Kohima, July 17: Several Naga organisations have come out against the state government’s proposal to establish Nagaland special development zone along the foothills bordering Assam.
The Western Sumi Hoho at its general meeting held today in Dimapur, which was attended by its frontal organisations, deliberated on the resolution passed by the Assembly on March 24, 2014, for establishment of the zone along the state foothills.
It resolved to oppose the resolution passed by the Assembly in its present form as it infringes on the ownership and transfer of land rights guaranteed under Article 371(A) of the Constitution, adding that the development can take place in the state under the present set-up without violating Article 371(A).
The meeting also rejected the idea of issuing permanent settlement to non-aborigine tribes — while liberalising their entry and stay for the purpose of investment in the development zones — as this will open the floodgates for influx of outsiders especially from the neighbouring states like Assam which is battling influx from Bangladesh.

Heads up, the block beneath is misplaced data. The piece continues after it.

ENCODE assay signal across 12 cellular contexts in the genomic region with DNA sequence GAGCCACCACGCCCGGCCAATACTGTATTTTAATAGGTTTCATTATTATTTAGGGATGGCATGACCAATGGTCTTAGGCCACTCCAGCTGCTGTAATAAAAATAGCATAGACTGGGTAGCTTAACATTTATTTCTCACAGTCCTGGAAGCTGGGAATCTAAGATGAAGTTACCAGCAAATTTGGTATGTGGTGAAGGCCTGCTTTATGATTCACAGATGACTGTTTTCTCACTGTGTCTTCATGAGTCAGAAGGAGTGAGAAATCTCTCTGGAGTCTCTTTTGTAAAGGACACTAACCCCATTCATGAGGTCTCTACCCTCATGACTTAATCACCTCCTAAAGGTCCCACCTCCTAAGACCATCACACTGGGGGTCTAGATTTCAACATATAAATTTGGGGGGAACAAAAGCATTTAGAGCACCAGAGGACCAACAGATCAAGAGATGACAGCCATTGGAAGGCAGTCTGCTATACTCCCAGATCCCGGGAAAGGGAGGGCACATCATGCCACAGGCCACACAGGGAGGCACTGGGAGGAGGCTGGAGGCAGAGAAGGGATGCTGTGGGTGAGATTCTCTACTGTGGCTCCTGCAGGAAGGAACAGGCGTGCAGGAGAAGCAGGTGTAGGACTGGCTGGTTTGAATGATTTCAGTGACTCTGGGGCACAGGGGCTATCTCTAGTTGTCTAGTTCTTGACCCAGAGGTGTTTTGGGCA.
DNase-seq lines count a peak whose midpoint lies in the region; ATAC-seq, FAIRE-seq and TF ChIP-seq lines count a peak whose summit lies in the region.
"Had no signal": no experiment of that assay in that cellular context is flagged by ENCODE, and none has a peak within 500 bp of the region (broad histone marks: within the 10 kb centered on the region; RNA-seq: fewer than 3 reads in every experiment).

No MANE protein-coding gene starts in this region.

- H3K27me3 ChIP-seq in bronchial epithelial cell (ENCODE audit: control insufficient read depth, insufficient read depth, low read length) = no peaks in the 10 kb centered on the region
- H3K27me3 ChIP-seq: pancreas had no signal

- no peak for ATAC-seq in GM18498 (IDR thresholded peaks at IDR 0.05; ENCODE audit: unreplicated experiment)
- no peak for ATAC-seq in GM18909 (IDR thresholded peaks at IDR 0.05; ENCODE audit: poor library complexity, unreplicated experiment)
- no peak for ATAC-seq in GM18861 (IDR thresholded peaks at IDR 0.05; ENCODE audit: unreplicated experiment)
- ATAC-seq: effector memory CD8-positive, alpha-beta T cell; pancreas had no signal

The Hoho appealed to the government to respect the voice of the people as the proposed development, without taking the people into confidence, is tantamount to suppression of people’s will.
It warned the government against taking any decision that would be detrimental to the interest of the people of Nagaland and prevent any unwarranted situation that may arise from this issue.
Chief minister T.R. Zeliang in his statement said no harm can come out of the proposal. But the Nagaland Tribes Council said the justifications contained ambiguity and invite more questions than justifications.
“The chief minister’s statements are self-contradictory and misleading,” council president Lendinoktang Ao said.
Zeliang said the state government as the guardian of its citizens is more conscious of people’s rights and privileges than any other group or organisations and that is why it has been the strong votary of special rights and privileges of the Nagas under Article 371(A).
The council acknowledged that the state government is indeed the legal custodian of people’s fundamental rights and privileges as enshrined in the Constitution but section 10(iv) clearly stated that “this will entail the relaxation of the existing system of land ownership and tenure systems that are largely tribal in nature”.
Section 10(v) stated that “in such zones, the ILP (inner-line permit)-system based on BEFR (Bengal Eastern Frontier Regulation of 1873) need to be relaxed.”
The chief minister asserted that there was “never” any attempt to dilute the provisions of Article 371(A).